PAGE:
Normally predicting economic changes remains a task best left to the foolish. This year I am giving it a go. The following are some of my thoughts on where we are now on the economic road and the main threats that lie ahead.

1. Oil, hard and soft commodity prices will continue to rise

As we enter 2011 somehow it seems that the metaphysical fog that blinds us from seeing the future clearly is darker, thicker and the winds of fear stronger and colder. Central to this deteriorating outlook is accelerating commodity inflation.

Over the last six months a barrel of Brent has risen 27% from $74 to $94. Copper and lead have put on nearly 50% during the same period, zinc is up 40%, silver 65%, wheat is 50%, Soybeans 60% and cotton was up an astonishing 70%. The price charts for all of these commodities are parallel and undeniable. These charts indicate that the increases are neither small nor temporary and that the trends will continue to march on upwards throughout 2011.

These increases cast a massive shadow over current official Western inflation rates which are between 2% and 4%. While these increases have been building, the commentating and political worlds have been relatively sanguine on the threats they pose. Temporary extreme weather events can be blamed for some of these recent rises but there is little doubt that constricted supply and accelerating demand from, in particular, BRIC countries are driving prices skywards.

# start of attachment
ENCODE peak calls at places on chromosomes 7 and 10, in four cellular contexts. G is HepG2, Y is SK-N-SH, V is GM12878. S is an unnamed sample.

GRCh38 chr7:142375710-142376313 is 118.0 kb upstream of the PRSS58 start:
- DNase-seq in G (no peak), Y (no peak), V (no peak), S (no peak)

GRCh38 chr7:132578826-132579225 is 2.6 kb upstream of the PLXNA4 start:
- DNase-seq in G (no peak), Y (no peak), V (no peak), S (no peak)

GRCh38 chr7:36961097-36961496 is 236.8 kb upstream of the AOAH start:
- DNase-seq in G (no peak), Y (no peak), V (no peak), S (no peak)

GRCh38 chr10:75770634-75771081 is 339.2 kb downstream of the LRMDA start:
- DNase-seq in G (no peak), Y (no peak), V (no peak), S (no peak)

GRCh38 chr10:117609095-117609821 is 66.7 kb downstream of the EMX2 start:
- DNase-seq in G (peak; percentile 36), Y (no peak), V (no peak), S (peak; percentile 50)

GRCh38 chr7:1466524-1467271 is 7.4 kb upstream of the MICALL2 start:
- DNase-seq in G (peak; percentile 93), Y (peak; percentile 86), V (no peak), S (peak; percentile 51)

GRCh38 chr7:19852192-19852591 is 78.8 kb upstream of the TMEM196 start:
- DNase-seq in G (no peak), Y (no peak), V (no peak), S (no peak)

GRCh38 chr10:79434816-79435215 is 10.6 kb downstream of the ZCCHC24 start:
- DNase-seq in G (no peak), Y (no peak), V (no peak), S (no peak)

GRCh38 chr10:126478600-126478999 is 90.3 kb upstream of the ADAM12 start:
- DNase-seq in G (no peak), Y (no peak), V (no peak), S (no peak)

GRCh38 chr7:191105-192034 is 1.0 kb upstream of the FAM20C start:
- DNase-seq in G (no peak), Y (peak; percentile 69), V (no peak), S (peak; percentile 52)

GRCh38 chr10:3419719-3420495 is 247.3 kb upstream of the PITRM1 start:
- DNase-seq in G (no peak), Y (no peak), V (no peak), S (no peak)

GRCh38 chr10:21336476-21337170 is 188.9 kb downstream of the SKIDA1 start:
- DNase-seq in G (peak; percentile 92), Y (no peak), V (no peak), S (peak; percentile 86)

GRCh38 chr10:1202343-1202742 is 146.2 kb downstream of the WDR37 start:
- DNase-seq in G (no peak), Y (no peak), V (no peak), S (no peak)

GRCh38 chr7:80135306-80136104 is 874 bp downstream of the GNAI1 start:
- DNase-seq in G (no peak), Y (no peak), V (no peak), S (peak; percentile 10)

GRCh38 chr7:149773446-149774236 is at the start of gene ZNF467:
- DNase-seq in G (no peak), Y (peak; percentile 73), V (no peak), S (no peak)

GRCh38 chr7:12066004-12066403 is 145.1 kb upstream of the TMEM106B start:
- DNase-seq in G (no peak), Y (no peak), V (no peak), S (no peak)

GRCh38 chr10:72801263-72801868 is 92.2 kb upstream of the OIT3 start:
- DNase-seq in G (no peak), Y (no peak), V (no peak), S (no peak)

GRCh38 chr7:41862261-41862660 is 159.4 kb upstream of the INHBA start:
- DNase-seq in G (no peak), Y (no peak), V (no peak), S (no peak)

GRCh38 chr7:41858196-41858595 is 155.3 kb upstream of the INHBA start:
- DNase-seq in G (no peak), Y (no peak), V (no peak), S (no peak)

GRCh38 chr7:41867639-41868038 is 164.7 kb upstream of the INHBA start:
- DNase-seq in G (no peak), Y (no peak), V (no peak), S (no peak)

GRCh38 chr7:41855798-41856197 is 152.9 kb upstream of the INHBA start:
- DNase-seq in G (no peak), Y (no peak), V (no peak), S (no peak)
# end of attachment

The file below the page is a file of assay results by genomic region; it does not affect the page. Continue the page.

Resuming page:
2. Central banks will raise interest rates

The impact of these inflation tsunamis will not only be felt at the pump and the checkout counter, they will also threaten to reverse 2010’s investment returns.

These rises will also pose unpalatable conundrums for Central Banks and Governments. In the UK, the BoE will probably choose to face the Chancellor’s music in stony silence for as long as it can, while hoping that the inflation tsunamis were caused by one off events and will soon will recede. Eventually, the BoE’s MPC will succumb to the reality of accelerating commodity inflation and launch its only anti-inflation weapon - rate rises. These actions will have little positive effect because this bout of inflation, like various strains of flu, started life in far off lands.

3. Faced with increasing inflation, increasing risk aversion and the threat of sovereign debt haircuts bond prices will plunge

The bottom of the interest rate…

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